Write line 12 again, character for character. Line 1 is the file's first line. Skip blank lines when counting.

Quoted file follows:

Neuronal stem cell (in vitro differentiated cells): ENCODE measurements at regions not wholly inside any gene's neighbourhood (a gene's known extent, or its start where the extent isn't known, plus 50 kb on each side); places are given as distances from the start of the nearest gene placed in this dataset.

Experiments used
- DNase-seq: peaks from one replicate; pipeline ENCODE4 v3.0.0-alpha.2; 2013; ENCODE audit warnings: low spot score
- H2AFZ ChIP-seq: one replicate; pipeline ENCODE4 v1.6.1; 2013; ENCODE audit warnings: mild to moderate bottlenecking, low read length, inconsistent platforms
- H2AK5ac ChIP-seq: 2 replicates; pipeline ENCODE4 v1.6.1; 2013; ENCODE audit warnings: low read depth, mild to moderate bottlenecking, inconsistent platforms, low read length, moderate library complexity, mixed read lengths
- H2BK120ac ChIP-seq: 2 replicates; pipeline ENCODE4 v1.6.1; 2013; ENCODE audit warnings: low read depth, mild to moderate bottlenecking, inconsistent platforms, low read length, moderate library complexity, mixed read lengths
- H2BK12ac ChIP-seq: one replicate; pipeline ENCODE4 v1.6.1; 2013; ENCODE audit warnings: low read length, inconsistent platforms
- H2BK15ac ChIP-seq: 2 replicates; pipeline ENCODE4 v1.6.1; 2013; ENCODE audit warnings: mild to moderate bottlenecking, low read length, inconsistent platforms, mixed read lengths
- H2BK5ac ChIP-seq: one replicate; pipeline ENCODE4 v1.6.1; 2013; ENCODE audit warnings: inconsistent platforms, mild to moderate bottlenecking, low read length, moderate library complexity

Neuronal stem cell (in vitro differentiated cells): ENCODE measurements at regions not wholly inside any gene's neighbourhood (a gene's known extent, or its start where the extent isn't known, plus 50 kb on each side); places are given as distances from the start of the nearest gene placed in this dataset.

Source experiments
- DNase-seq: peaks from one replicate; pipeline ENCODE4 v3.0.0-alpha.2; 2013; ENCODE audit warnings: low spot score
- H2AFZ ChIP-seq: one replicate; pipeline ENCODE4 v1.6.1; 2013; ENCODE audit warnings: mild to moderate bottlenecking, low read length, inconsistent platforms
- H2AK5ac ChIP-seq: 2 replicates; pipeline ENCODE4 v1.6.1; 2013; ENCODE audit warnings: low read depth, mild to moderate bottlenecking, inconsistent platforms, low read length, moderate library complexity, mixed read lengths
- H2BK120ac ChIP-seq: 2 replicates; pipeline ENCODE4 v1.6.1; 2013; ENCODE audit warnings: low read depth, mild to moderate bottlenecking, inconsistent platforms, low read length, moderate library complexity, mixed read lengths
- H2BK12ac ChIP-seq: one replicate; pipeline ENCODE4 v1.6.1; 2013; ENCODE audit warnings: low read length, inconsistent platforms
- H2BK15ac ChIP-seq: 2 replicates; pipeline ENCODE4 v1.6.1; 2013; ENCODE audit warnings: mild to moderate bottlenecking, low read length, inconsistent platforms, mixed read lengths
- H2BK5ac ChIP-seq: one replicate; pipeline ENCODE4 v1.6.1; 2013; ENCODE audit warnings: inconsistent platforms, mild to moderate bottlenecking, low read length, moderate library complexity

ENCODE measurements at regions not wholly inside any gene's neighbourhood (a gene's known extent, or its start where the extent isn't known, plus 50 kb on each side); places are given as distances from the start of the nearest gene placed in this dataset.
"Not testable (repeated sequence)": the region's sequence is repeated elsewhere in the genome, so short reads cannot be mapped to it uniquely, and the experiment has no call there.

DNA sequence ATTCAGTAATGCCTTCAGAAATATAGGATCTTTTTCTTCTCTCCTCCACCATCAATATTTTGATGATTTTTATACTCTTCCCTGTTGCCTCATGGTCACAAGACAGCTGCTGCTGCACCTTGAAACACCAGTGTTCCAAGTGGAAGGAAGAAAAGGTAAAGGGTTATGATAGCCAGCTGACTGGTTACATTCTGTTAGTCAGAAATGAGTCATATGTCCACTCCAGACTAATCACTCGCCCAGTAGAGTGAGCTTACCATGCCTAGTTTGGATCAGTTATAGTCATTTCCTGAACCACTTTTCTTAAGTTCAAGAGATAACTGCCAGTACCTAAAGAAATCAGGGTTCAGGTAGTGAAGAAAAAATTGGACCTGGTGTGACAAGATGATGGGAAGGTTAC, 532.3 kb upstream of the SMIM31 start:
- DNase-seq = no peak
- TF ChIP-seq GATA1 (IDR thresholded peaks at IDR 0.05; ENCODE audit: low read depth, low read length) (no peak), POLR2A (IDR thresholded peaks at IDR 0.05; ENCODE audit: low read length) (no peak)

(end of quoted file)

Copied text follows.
- DNase-seq: peaks from one replicate; pipeline ENCODE4 v3.0.0-alpha.2; 2013; ENCODE audit warnings: low spot score